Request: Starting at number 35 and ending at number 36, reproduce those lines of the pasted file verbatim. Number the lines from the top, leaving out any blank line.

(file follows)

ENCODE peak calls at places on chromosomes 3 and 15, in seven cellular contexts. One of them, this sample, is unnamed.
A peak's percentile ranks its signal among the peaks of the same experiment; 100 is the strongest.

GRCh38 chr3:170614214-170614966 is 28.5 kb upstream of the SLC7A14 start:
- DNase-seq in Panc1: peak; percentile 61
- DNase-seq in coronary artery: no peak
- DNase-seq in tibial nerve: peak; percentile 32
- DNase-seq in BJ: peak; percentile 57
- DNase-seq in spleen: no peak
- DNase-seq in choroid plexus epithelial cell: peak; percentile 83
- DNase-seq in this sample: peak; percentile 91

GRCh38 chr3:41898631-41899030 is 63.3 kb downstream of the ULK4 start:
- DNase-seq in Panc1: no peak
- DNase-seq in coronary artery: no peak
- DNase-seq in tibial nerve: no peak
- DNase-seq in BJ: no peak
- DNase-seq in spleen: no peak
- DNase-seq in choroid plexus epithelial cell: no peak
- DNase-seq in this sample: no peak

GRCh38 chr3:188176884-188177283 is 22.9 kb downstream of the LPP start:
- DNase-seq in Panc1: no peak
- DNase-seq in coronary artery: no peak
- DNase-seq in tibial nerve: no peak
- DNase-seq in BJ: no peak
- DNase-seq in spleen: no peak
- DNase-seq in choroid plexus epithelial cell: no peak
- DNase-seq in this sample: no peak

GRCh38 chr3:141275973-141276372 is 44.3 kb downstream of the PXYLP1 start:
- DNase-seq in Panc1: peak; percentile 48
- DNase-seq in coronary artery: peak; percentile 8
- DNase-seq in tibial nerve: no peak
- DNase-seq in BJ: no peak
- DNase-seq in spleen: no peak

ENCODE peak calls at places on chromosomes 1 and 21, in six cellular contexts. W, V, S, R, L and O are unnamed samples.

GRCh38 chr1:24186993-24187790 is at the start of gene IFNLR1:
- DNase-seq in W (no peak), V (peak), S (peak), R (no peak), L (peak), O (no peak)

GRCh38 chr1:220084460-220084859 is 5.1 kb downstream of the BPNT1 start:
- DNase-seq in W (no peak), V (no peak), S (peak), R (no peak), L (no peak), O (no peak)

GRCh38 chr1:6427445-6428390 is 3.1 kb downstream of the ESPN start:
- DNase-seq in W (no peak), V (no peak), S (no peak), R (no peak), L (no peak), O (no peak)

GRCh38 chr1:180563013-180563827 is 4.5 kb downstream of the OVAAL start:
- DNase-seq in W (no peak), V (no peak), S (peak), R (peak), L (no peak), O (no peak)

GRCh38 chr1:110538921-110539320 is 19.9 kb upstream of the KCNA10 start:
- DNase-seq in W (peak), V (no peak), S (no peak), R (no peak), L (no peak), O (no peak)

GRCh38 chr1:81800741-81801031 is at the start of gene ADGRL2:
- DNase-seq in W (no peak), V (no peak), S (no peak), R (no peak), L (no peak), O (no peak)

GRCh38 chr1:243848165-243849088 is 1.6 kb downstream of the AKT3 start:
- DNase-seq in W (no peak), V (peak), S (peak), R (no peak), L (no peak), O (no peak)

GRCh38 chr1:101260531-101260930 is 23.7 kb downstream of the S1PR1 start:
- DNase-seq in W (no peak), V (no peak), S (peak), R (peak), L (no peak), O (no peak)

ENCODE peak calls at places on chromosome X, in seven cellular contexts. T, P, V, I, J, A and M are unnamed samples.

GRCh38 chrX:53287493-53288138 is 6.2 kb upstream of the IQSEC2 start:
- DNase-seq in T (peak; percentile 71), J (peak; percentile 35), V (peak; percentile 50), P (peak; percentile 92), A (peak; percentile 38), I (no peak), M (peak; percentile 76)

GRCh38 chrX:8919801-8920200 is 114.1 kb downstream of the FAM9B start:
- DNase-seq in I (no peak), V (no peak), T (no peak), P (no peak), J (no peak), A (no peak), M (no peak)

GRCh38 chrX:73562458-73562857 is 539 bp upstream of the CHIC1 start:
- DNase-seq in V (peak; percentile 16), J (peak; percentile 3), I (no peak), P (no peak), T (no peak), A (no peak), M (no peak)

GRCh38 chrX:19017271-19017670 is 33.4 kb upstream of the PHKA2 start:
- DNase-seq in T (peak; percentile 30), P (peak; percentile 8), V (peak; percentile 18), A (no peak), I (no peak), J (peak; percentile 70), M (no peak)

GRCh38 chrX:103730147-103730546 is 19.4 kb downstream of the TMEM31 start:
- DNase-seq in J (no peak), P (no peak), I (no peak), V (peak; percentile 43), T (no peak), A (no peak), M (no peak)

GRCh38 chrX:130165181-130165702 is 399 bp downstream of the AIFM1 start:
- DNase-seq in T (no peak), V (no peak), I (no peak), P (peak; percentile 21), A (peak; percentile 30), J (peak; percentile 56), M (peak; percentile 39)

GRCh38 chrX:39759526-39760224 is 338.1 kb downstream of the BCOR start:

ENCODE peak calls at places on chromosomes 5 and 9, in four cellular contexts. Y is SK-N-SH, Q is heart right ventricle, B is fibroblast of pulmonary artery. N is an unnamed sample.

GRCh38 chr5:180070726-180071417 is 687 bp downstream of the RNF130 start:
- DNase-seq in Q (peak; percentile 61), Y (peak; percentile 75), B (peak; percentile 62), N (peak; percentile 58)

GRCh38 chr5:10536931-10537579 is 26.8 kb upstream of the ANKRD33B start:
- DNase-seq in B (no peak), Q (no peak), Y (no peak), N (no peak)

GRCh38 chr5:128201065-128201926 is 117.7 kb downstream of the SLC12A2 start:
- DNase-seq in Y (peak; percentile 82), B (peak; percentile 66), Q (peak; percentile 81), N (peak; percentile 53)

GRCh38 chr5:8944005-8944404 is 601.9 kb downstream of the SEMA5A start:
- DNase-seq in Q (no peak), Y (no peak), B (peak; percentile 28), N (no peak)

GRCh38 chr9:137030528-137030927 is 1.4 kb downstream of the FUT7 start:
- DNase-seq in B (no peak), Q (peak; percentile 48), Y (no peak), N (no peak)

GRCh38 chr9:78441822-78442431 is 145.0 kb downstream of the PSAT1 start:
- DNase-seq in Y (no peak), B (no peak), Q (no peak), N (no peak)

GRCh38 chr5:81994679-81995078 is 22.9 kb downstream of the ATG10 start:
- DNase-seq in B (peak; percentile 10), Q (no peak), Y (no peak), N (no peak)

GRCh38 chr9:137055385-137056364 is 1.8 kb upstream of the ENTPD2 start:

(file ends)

- DNase-seq in W (no peak), V (peak), S (peak), R (no peak), L (peak), O (no peak)

GRCh38 chr1:220084460-220084859 is 5.1 kb downstream of the BPNT1 start: